If there’s one word that could describe University of Nebraska Omaha (UNO) alumnus Tony Valenti, it would be “driving.”
In the early days of the Internet, Valenti worked hard to learn as much as possible before even attending the UN College of Information Science and Technology (IS&T). Her drive and determination shaped her academic journey at the UN a little differently than most.
Rather than fulfilling his general education requirements from the get-go, Valenti dove straight into the tougher classes of his degree. Valenti had a clear idea of the courses he wanted to take. UN IS&T faculty worked alongside it to explore niche areas through independent courses of study. One of his favorite teachers was John Clark, who was an IS&T instructor in the 2000s. His focus on data structures and algorithms was invaluable to Valenti’s career path.
“Data structures and algorithms have taught me new ways of thinking. Concepts in this class make the difference between a solution that works and one that’s really, really great,” he said. “He teaches and applies concepts that elevate ‘computer programming’ to true ‘computer science’. There are very few places that offer this caliber of education.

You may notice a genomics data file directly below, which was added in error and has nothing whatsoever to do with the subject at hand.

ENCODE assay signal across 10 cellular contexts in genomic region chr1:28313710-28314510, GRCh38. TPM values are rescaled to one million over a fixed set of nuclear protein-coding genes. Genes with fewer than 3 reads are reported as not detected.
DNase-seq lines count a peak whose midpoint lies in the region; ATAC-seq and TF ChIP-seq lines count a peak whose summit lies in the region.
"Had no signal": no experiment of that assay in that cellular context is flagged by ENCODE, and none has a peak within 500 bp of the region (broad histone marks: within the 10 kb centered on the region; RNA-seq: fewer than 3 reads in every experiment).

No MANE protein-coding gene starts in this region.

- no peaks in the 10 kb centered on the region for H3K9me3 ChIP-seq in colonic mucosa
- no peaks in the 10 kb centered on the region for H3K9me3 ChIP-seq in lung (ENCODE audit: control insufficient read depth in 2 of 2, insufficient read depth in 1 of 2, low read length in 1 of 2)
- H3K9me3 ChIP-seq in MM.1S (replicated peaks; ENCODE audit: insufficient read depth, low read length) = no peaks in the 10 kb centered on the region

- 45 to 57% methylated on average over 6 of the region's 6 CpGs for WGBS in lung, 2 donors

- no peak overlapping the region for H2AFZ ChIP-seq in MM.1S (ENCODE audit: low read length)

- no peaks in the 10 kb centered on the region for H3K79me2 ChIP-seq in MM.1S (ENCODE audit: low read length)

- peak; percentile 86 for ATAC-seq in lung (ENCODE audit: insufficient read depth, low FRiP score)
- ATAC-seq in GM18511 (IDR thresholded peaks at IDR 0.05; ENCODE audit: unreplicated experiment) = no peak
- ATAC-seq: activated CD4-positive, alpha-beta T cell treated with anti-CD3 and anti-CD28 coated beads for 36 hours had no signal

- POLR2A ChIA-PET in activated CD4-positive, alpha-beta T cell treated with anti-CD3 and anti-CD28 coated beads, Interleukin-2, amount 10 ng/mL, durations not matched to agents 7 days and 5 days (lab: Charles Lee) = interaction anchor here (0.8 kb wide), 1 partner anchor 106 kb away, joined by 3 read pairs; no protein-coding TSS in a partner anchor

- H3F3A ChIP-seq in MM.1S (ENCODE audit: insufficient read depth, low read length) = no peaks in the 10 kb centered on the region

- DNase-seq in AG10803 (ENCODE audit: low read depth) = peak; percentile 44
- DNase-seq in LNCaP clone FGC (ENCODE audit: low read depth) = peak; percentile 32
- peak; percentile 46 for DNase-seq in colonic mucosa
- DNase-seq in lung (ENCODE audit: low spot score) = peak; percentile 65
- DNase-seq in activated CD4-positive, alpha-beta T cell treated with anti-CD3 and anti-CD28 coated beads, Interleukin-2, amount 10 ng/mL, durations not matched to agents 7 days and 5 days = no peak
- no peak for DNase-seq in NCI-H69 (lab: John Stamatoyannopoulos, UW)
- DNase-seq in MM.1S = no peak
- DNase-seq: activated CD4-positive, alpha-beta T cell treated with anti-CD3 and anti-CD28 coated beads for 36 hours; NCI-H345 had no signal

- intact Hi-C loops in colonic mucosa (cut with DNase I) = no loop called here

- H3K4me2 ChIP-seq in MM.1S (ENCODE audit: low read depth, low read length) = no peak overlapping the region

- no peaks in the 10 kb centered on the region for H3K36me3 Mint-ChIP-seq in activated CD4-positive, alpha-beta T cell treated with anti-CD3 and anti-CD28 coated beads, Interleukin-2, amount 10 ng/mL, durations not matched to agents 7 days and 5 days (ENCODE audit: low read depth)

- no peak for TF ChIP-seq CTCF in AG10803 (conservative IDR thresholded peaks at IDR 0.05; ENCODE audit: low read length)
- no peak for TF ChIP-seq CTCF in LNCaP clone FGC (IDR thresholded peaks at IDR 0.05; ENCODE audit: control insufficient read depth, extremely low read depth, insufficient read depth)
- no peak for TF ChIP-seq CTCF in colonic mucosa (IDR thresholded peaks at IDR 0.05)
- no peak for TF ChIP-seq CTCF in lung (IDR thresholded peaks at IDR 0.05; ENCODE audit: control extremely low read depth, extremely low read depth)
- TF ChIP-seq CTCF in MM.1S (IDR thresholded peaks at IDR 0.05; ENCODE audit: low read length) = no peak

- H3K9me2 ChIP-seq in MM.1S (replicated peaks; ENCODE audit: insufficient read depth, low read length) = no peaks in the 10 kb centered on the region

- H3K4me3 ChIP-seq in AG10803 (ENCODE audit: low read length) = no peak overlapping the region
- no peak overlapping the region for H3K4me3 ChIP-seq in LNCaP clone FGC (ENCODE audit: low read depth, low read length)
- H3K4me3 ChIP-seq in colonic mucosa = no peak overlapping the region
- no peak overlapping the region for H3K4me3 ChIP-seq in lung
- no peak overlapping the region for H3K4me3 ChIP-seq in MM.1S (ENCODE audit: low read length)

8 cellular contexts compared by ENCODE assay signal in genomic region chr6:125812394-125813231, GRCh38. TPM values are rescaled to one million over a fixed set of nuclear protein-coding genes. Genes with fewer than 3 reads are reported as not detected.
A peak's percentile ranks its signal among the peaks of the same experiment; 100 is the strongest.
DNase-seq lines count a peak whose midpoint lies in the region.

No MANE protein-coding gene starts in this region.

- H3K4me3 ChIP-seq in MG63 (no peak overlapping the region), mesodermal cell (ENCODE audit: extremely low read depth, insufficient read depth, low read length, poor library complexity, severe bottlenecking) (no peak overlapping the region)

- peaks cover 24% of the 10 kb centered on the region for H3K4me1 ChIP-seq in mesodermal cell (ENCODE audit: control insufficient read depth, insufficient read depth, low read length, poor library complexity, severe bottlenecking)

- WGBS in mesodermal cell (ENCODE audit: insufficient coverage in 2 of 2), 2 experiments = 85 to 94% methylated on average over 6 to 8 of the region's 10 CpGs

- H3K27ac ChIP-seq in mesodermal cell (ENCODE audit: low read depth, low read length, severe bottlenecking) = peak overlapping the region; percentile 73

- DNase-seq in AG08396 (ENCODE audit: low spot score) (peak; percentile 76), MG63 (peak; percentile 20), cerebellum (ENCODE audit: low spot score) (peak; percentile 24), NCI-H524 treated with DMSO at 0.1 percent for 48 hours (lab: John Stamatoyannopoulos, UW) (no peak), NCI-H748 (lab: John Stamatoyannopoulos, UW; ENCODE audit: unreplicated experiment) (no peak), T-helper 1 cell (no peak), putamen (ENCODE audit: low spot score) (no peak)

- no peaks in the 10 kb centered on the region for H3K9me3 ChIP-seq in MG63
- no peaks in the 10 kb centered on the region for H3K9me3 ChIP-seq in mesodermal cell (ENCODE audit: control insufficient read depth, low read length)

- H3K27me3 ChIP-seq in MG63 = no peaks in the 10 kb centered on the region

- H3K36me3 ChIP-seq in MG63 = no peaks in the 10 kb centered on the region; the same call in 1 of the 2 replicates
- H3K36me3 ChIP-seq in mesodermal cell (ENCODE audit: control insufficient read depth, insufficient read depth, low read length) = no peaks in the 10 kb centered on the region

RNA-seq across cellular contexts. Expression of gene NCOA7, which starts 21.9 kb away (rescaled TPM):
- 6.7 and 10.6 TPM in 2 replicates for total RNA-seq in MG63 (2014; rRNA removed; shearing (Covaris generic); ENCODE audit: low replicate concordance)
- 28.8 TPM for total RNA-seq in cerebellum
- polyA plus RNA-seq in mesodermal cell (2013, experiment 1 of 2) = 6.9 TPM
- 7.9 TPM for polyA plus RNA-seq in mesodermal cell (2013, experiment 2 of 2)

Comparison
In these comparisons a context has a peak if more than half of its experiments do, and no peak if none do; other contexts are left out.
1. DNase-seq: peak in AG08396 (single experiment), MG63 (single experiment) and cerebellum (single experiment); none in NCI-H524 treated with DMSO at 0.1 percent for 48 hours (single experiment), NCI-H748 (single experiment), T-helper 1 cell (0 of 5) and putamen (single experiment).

While studying at UNO, Valenti worked for a small startup at the Scott Technology Center. Although he had never worked for a company before, the experience inspired him to start his own business while pursuing his university studies.
His first venture focused on helping businesses manage their online presence. While a number of similar companies already existed at the time, Valenti recognized that it could provide a competitive advantage: exemplary expertise and customer service. Valenti mentioned that back then most people expected to pay around $5 a month for web hosting. His company, with its deep technical expertise and strong focus on 24/7 customer service, had commercial customers paying over $250,000 a year.
He put college on hold while his business grew and demanded more of his attention. About a decade later, his startup was acquired by a publicly traded company, and Valenti returned to UNO to finish what he started. The UN was ready to welcome him back to complete his last courses and obtain his undergraduate degree.
“If there’s one thing I would echo in a prospective student, it would be this: Pursue greatness in your field. Don’t go to college to be average. Take the time to become an Olympian in your field and graduate with honors because that’s what really makes the difference. Nobody wants to hire second place and it’s always a photo-finish.